Drucker: Decision Metrics

This is the 9th and final post on Peter Drucker’s book “The Effective Exedcutive”.

The last part of Peter’s book is perhaps the most difficult. Sure, making sure that you manage time well, seeing strengths and learning how to focus can be challenging. But we all need help in making better decisions.

Peter Drucker gives us the elements of decision making.

FRAME THE ISSUE
TARGET WHAT WE WANT TO ACCOMPLISH
CONNECT TO WHAT IS RIGHT – NOT JUST PRACTICAL
MAP WHAT WILL HAPPEN
PLAN FOR HOW TO TEST RESULTS

Right – it is a lot. As I said, if this were easy, life would be easy. But ok. are there some guidelines to go about this better? What kind of procedure to follow? Peter says “yes” and here we go!

1. Be sensitive to opinions and questions. These things are full of value propositions. Don’t fall into the trap of just looking for facts that fit whatever opinions that you may already have. Listen for new opinions and new questions. Even if you disagree, and perhaps especially if you disagree, these things have value

2. Ask what you are measuring? What do you pay attention to and why? Does what you pay attention to connect with BIG success? Most of us (mea culpa) measure very little and think about measuring even less. Peter wrote this rather startling sentence

The effective decision maker assumes that the traditional measurement is not the right measurement. Otherwise, there would generally be no need  for a decision, a simple adjustment would do.

And he wrote this

Finding the appropriate measurement is … not a mathematical exercise. It is a risk taking judgment.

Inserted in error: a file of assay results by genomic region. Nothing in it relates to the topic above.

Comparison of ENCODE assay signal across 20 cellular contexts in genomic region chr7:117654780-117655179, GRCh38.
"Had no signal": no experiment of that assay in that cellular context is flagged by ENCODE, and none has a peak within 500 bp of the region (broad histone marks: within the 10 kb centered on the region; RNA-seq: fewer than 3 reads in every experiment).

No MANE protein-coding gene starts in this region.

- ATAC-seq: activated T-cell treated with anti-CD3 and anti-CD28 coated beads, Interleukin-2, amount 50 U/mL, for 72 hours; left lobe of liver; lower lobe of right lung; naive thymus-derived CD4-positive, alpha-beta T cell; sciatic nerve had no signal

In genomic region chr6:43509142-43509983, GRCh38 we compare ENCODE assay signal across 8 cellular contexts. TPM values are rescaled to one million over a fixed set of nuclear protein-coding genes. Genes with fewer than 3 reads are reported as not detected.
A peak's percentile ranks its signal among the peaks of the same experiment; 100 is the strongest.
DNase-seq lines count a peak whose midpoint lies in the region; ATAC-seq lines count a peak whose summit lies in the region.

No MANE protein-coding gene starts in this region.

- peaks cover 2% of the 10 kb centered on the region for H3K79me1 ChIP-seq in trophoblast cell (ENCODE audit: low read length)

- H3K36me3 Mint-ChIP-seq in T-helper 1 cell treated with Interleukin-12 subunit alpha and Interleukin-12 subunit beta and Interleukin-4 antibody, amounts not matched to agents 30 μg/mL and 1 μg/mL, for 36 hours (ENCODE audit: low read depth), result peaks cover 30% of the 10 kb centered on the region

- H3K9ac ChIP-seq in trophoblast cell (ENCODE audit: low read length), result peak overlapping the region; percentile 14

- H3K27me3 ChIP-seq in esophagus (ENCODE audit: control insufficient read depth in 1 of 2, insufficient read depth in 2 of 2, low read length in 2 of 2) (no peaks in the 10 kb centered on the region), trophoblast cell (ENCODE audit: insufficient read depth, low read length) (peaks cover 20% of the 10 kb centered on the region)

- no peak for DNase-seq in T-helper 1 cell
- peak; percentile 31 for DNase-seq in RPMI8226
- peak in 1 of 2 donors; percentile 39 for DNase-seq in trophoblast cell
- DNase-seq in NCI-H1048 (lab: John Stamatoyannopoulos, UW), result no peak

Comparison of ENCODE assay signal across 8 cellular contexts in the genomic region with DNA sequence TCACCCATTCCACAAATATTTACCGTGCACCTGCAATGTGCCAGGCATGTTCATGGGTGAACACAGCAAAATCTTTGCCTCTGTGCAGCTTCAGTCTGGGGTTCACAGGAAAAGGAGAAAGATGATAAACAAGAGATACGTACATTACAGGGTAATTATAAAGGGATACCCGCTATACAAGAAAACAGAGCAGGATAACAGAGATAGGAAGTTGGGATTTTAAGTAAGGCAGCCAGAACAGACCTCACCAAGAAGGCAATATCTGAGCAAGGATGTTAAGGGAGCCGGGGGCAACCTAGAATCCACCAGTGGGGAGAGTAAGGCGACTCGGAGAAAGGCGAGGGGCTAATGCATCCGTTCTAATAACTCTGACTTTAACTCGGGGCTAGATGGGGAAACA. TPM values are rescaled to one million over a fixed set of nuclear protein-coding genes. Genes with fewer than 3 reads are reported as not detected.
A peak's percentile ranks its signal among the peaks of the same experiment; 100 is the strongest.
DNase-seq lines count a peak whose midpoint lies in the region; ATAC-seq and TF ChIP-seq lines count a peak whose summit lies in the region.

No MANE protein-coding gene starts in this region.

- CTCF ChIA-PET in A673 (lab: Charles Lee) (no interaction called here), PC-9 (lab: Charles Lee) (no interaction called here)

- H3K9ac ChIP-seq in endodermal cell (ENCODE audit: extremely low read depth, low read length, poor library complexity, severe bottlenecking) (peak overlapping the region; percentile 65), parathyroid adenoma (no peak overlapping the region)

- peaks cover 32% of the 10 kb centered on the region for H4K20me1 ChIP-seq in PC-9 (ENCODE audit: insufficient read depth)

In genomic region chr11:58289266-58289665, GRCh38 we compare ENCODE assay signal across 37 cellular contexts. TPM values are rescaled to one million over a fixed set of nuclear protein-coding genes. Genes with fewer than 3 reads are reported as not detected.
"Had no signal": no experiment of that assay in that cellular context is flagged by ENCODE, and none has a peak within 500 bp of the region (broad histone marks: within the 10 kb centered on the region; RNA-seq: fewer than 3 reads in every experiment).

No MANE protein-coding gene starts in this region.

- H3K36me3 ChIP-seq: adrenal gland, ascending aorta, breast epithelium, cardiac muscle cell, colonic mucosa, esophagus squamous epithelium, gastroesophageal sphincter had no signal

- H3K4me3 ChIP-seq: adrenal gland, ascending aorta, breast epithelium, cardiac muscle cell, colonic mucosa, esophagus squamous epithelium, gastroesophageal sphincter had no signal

And of course, poor decision makers blind themselves to the risks involved in their situation. Why? Because they don’t measure.

3. Get feedback about what is wrong. Ask people who are in a position to know. For example, your clients and your lower level staff people. Be open to their input. Ask them also how they measure what is wrong. And once again, finding disagreement is not a problem.

Peter gives this example — from Al Slone (former CEO of General Motors) at a committee meeting where everyone agreed on what to do

I propose that we postpone further discussion of this matter until our next meeting to give ourselves time to develop disagreement and perhaps gain some understanding of what the decision is all about.

Peter writes “imagination needs to be challenged to be stimulated”. An interesting idea.

4. Ask — is this decision really needed? A decision is like surgery. An extreme intervention into a system. You don’t do it for fun. You do it because not doing it will lead to trouble. If nothing bad will happen if we don’t make the decision, then the decision is clear “hurry up and do nothing”.

Ok – then one last thing – after all the above – just do it. Make the damn decision and live with it. Don’t delay! Get it done! If it is a mistake, you will find out soon enough.

If you want more on decision making, check out this podcast from Dan Pink talking with the Heath brothers about their book “Decisive”

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